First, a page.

I noticed the flaring took a linear shape, possibly because of the full-field rectilinear design of the XP lens. Perhaps the flaring problem is a consequence of the super-wide nature of the lens, with light leaking in from the sides and causing unwanted reflections internally.
Cropping out the flaring did give a very usable image but it slightly defies the point in buying an premium ultra-wide XP 10mm lens.
That said, I composed this light trail shot of Marischal College carefully by avoiding direct street lights and it came out well. The passing bus didn’t create any major flaring and the light trails were clean. You just have to be more mindful of your composition with the width of the prime lens to avoid problematic light leaking in.
Obviously at 10mm this is a specialised ultra-wide angle lens not for general purpose, but for photography such as landscapes, astrophotography, architecture and interior it excels. The weather-proof build quality is excellent, with the metal lens mount and housing adding to the high-quality feel. Matched by great optics offering sharp, colorful, vibrant images with great clarity and zero distortion. No auto focus makes daytime shooting a bit harder but the lens rewards those willing to put time into planning. I did however find the non removable lens hood a little restricting not being compatible with filters, as it would limit my creativity for landscapes.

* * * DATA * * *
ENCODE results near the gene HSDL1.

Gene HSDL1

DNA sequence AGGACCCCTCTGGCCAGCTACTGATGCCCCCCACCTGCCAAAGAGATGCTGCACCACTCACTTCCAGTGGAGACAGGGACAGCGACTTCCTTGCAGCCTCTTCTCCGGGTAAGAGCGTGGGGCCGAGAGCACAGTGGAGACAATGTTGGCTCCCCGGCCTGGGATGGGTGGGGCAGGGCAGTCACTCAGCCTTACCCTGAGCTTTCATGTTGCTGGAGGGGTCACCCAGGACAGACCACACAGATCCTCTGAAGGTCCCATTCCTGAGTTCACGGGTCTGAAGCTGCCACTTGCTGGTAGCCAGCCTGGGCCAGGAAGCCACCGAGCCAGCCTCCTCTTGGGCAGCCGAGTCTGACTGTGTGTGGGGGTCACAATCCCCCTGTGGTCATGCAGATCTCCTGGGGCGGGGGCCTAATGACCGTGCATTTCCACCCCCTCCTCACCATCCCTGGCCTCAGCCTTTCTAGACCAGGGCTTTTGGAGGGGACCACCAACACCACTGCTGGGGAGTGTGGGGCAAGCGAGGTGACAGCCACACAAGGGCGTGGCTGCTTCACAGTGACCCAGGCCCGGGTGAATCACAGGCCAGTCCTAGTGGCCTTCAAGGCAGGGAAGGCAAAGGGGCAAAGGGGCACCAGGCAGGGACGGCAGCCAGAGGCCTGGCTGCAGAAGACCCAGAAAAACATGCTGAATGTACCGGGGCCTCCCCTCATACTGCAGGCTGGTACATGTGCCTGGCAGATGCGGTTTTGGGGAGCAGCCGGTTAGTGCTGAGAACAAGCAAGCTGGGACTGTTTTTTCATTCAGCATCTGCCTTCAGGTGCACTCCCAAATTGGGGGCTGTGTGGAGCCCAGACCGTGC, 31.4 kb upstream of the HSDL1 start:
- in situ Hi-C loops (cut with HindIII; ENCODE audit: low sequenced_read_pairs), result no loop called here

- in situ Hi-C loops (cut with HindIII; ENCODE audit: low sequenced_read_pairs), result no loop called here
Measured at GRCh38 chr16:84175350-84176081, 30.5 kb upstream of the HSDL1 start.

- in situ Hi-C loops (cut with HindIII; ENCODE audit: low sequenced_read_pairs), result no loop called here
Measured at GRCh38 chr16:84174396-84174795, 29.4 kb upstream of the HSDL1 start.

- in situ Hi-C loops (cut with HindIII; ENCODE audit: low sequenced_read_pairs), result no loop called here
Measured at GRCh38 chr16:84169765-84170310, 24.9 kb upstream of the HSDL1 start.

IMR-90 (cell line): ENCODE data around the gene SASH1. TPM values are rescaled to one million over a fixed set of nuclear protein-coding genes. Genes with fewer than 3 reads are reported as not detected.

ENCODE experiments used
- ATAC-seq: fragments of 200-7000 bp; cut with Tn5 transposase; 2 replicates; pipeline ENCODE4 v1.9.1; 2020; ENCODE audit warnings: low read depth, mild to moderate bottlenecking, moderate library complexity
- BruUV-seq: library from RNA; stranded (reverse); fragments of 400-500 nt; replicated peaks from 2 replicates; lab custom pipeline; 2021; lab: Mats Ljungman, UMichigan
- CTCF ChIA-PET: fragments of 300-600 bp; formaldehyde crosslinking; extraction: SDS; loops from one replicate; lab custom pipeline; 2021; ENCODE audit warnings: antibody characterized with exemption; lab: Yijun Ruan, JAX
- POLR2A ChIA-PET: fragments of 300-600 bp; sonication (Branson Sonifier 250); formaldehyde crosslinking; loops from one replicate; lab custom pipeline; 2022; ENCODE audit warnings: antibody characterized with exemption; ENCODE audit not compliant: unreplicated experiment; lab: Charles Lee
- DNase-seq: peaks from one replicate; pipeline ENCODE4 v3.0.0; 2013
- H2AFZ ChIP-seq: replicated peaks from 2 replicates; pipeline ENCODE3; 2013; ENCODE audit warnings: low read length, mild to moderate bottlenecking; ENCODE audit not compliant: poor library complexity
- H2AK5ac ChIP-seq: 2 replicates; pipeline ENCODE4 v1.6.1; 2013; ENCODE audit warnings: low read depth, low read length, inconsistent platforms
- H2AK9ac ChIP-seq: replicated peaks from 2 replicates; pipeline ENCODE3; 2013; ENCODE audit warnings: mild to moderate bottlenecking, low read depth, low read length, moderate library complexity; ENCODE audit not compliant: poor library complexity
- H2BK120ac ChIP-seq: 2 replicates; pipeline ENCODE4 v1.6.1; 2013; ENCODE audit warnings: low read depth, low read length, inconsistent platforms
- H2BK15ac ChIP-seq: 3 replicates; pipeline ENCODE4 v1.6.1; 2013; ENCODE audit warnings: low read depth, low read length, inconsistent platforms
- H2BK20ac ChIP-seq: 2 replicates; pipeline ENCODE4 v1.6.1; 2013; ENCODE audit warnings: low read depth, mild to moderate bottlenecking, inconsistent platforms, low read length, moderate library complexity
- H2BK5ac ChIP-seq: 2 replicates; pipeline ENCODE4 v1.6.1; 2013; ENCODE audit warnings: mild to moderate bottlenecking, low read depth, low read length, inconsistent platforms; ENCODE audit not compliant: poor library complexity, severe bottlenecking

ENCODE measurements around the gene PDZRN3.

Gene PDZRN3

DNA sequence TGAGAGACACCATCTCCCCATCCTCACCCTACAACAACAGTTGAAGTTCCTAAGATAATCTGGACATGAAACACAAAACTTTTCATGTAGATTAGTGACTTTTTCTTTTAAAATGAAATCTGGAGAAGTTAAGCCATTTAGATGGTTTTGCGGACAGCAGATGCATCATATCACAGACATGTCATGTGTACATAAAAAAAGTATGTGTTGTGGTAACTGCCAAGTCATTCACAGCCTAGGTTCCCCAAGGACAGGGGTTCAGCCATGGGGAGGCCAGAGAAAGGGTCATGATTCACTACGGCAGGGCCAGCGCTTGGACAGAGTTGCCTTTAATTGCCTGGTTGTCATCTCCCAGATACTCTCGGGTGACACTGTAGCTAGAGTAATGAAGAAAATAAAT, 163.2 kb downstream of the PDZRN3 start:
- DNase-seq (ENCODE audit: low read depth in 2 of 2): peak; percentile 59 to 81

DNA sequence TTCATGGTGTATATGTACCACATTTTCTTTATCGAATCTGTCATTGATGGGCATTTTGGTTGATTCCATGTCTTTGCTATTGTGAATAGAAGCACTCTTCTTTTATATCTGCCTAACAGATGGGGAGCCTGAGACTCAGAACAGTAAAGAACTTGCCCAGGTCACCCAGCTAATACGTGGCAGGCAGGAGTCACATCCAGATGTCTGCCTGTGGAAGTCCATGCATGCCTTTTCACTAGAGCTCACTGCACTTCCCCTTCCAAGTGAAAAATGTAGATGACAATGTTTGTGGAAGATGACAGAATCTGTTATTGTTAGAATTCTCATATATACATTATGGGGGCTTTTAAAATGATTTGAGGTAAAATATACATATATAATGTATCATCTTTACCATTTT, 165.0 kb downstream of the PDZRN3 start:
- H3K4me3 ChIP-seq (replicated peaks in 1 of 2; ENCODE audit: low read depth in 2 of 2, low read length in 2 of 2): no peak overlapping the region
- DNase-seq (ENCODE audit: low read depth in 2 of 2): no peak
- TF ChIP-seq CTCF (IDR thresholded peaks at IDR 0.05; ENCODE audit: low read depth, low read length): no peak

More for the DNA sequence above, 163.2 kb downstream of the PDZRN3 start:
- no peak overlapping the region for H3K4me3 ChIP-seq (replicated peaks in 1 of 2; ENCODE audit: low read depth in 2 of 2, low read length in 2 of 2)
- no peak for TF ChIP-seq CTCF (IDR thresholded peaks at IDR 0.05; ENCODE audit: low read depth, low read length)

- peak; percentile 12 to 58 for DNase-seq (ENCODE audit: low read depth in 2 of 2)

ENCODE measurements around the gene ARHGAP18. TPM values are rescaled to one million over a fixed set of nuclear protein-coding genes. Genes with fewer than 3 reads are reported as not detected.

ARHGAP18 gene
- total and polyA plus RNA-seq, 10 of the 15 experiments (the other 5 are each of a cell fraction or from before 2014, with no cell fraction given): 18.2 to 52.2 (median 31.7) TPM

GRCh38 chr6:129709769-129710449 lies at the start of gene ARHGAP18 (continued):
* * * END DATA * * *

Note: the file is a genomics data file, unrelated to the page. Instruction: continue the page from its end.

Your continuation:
As a astrophotographer I found the manual lens very easy to use and was shooting in minutes. Despite being 2/3 of a stop slower than my older f/2.8, 14mm Samyang lens, the XP 10mm f/3.5 offered drastically improved images. Even at a modest ISO the star detail was incredibly sharp and detailed. The wide field also allowed me to include enough foreground interest without losing starry skies. Partially useful when capturing the vast Milky Way. I’m looking forward to the Milky Way core being more visible in March and really pushing the lens with my tracker. It will be very well suited to wide field astrophotography.
Overall I think Samyang have made another fantastic lens with the XP 10mm f/3.5 and their innovation to produce the world’s widest lens with the full-field rectilinear design is impressive. For those wanting complete manual control the advantages of the lens far outweigh the bad flaring issue when shooting in direct light. It’s sharpness and quality has certainly earned it a permanent spot in my kit bag.
- Great sharpness and clarity
- Good colour reproduction
- Wide angle can capture some epic large scenes
- Cheaper and wider than rival lenses.
- Bad flaring and artifacts when shooting in direct light.
- Subject impact sometimes a little lost with the wide nature of lens.
- Petal-shaped lens hood is non removable so not compatible with filters.